A man described in court testimony as the "godfather" of a New York union local involved in the investigation of Labor Secretary Raymond J. Donovan has lost his appeal of a criminal contempt conviction in an earlier case concerning the same union.
The U.S. Circuit Court of Appeals in New York rejected the contentions of Samuel (Big Sam) Cavalieri, identified in court records as a member of the Lucchese family of the Mafia.
Cavalieri's attorney, Joseph Panzer, said last night that he would carry the appeal to the U.S. Supreme Court.
Cavalieri, who was described in testimony as the real "boss" of Laborers Local 29 in New York, was found guilty last year of criminal contempt for refusing to testify before a federal grand jury investigating alleged corruption in the local.
Despite a court order directing him to respond under a grant of immunity, Cavalieri declined to say whether he had been aware of any illegal payoffs received by Local 29 President Louis Sanzo.
A federal judge last summer held that "Big Sam" Cavalieri was "heavily involved in organized crime" and sentenced him to 3 1/2 years for criminal contempt. He appealed on grounds that he had already been held in civil contempt and that he should have been warned that he might later be tried for criminal contempt as well.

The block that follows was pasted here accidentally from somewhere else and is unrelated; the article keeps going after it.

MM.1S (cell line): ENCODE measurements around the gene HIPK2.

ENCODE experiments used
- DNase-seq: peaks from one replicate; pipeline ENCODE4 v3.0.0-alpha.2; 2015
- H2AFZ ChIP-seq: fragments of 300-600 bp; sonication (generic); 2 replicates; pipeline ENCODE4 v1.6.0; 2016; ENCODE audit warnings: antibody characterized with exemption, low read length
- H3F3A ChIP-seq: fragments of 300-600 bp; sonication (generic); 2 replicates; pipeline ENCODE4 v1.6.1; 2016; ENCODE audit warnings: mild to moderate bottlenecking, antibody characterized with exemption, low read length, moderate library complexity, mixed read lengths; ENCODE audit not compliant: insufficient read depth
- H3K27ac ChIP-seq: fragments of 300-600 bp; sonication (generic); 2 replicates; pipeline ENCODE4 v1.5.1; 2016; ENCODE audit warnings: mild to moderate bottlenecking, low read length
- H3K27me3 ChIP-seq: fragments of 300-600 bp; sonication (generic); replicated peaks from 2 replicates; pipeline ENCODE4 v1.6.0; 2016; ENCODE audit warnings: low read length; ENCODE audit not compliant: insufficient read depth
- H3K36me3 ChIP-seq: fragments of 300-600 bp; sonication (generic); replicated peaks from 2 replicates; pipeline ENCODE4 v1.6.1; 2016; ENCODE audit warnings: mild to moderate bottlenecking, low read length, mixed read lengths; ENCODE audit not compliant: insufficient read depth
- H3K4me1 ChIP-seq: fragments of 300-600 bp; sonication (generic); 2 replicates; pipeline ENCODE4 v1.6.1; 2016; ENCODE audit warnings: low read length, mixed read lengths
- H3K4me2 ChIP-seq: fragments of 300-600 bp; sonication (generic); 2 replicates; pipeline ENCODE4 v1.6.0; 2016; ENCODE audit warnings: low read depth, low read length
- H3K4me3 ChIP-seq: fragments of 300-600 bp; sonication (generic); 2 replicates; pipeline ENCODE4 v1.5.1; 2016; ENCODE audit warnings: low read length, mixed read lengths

The judges said in their Jan. 15 ruling that they had already rejected that argument in dealing with Local 29's secretary-treasurer, Amadeo Petito.
However, the ruling against Petito, who was appealing a four-year sentence for perjury and contempt in the Local 29 investigation, was not filed in the Court of Appeals until yesterday.
Petito's stiffer sentence came after he denied to a grand jury that he had attended a 1978 meeting at Cavalieri's social club in East Harlem after a Local 29 nominations meeting. The nominations meeting effectively spelled the end to self-styled union "reformer" Mario Montuoro's tenure as secretary-treasurer.
The current investigation involving the labor secretary was triggered by Montuoro's charge that Donovan was at a 1977 luncheon when an official of Donovan's company, Schiavone Construction, handed Sanzo an envelope containing $2,000 in cash.